When I first started my career in learning and development full day, if not multiple day courses we’re commonplace.
Then those full day courses became half days. Half days got squeezed into a couple of hours. A couple of hours became a webinar. And hey presto! Now we’re at micro-learning.
Ok, maybe the process wasn’t exactly that linear, but you get the gist!
Over the last 10 years there appears to have shift away from the full day course being typical culture towards technologically enhanced blended programmes and pathways.
But why? Are full day courses a thing of the past? I’m still using full day courses with no tech, help! I hear you cry. Don’t worry I’ll share everything you need to know in this post.
Where have all the full day courses gone?
Simply, the world is moving on, and away from full day courses to upskill their employees. Organisations need to do more with less, and in a world where productivity and efficiency is key, full day courses no longer fit the bill.
Whilst the world has changed, so has the opportunity. Here are some statistics that share how learning technology has transformed in the last 20 years.
- Since 2000, revenues in the eLearning industry have grown by more than 900%. Nor is it showing signs of slowing down, with the industry expected to nearly triple in size by the year 2025. This means that the investment in technology for learning has meant a lot of the full day courses have been turned into blended learning solutions instead.
- Digital devices have changed everything, with over 4.75 billion mobile phone users the landscape for personal learning has changed. Information is available at a touch of a button, it’s personalised and it doesn’t require waiting for a training programme.
- Learning management systems are no longer a place to record attendance at training programmes, they’re more sophisticated. So much so that the top-used LMS features within organisations are assessment tools, learning paths, and blended learning.
All these learning technology enhancements in the last decade or so have changed the face of learning within organisations.
Organisations are now able to use assessments tools to personalise learning. Use learning paths to create clear pathways for individuals based on their role or skill requirements, and blended learning to ensure that part of the learning is standardised for every new starter.
All of this ultimately means more can now be done online and less time is needed in the classroom.
Are full day courses a thing of the past?
Full day training courses may still have their place, if the content is appropriate and there is plenty to cover. But I’d urge you to consider how else you could deliver the content for maximum effect and transfer of learning.
It’s a well known fact that on average people forget about 70% of what they’ve learned within 24 hours of completing training.
This is because of the pesky forgetting curve that we all fall victim to at some point in time.
So, if we only on average retain 30% of what we’ve learned, then the amount of learning that will be applied and implemented on the job will be even lower.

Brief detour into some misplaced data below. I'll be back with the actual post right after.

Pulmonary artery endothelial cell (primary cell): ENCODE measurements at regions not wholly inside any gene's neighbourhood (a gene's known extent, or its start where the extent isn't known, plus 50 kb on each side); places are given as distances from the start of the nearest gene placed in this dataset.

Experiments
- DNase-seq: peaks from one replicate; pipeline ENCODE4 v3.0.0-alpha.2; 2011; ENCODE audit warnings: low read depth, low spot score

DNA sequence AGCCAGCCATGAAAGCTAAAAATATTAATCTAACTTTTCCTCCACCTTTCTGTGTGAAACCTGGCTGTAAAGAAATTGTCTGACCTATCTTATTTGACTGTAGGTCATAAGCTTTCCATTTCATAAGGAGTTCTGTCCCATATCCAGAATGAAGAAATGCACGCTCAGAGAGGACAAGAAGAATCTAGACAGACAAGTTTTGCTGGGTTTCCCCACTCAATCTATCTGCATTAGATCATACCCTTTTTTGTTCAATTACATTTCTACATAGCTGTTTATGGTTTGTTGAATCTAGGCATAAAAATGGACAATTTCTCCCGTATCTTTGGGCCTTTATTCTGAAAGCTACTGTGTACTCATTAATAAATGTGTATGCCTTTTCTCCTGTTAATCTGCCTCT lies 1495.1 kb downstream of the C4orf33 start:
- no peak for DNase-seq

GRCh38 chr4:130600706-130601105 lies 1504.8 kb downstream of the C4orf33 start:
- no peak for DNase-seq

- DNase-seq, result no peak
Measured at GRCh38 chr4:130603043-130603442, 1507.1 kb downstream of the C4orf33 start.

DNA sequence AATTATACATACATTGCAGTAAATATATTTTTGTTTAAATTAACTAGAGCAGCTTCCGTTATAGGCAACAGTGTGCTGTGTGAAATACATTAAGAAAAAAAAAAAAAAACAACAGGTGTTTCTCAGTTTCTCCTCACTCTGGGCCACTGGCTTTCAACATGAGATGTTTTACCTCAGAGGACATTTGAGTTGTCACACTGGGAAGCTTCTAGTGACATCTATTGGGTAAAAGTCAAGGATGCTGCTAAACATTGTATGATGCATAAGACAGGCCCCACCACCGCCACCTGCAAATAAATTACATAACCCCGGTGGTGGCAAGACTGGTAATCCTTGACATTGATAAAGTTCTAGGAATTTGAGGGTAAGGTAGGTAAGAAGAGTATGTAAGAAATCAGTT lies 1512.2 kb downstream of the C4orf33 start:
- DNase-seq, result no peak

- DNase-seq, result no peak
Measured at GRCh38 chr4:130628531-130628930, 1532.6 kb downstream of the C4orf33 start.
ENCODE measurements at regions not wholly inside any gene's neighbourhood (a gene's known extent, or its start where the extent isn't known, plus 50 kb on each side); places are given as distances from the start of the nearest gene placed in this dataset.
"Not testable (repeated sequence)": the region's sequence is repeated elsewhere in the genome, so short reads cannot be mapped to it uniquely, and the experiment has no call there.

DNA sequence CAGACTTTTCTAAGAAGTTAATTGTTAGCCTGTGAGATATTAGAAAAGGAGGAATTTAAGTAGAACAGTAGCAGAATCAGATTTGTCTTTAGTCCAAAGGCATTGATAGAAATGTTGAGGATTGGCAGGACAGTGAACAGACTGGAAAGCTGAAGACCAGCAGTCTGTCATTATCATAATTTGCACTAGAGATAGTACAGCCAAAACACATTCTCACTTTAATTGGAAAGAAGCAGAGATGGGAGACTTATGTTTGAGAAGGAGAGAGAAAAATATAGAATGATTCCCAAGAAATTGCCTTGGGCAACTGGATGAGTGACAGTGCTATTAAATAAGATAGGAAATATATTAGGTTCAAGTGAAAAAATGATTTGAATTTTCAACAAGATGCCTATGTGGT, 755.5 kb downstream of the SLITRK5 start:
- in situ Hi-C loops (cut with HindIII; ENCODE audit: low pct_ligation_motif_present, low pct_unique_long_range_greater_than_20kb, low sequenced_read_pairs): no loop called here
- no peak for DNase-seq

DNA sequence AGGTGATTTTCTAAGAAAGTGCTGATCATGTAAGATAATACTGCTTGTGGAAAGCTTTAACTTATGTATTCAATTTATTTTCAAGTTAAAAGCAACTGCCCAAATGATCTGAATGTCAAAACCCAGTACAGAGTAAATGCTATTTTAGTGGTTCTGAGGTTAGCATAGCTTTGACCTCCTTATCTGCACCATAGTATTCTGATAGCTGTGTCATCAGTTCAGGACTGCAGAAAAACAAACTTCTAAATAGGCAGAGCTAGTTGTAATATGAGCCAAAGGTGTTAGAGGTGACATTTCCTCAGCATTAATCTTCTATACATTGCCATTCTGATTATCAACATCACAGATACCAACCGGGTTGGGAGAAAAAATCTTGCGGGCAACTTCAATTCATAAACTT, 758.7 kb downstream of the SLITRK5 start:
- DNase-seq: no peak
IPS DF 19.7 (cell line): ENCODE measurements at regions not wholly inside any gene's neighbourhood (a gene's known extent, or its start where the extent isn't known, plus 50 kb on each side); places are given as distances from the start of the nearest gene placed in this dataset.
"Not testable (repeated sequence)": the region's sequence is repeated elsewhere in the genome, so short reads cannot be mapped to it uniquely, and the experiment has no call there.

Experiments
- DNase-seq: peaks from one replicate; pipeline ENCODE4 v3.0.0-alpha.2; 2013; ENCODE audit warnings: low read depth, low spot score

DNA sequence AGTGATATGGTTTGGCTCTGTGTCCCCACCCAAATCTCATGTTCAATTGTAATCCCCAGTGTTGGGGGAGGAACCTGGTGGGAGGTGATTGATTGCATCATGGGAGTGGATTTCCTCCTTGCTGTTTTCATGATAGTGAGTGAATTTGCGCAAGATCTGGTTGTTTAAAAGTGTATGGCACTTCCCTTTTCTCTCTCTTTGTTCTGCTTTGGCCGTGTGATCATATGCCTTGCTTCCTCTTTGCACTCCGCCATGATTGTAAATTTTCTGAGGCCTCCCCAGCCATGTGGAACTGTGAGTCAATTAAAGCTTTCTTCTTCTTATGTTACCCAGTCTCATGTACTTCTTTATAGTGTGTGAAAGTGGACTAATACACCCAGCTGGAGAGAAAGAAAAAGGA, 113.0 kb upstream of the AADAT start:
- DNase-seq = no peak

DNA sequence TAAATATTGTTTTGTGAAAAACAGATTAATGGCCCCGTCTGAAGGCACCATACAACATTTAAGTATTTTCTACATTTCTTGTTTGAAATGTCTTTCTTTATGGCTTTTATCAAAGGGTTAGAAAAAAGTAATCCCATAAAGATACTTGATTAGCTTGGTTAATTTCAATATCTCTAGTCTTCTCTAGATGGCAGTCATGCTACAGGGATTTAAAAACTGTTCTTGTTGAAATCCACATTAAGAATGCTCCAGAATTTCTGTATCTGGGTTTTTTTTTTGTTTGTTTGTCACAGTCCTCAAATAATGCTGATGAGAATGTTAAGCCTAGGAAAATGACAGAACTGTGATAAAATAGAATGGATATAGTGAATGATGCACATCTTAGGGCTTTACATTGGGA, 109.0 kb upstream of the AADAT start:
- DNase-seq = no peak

Between the tech stats and the forgetting curve there’s a pretty good case for why those full day courses have gone.
How can I make the switch away from full day courses?
Firstly, it’s worth mentioning that for some courses, a full day interactive may be appropriate. Providing its supported with wrap around development. And if you’re not using tech as wrap around support, then you’re missing a trick to counteract the forgetting curve.
5 steps to make the switch:
- Review the content, is your face to face learning covering knowledge or skills-development? If there are elements covering knowledge, great! You’ve just identified your first way to bring tech into the equation. Get those knowledge elements in either video form, or e-learning so it’s standardised. We can learn and retain information without spending valuable classroom time to do it.
- Be critical with your content – are you really covering the essentials they need to do the job, or is it clouded with extra filler activities?
- Find an appropriate platform – Do you have a learning management system that can facilitate e-learning, blended learning or learning paths? If not, you’ll need to consider other ways to share learning.
- Does everyone need the full course or just certain elements? – You could use an interactive self-assessment to identify the competence level of learners. Then you can tier the learning approach based on their individual needs (nice bit of personalisation there!)
- Have a plan for post-learning – How will you keep the learning alive? A great choice is to drip-feed follow on content to counteract the forgetting curve. Or even better, get the managers engaged and on-board to support the learning transfer in the workplace.
Full day courses may be going but they’re certainly not forgotten. If you still have full day courses happening in your organisation, I challenge you to review the content with a newly informed critical eye. Use it to consider if what your delivering is really still needed in this format? I’ll bet there are some elements that you can use tech to transform.
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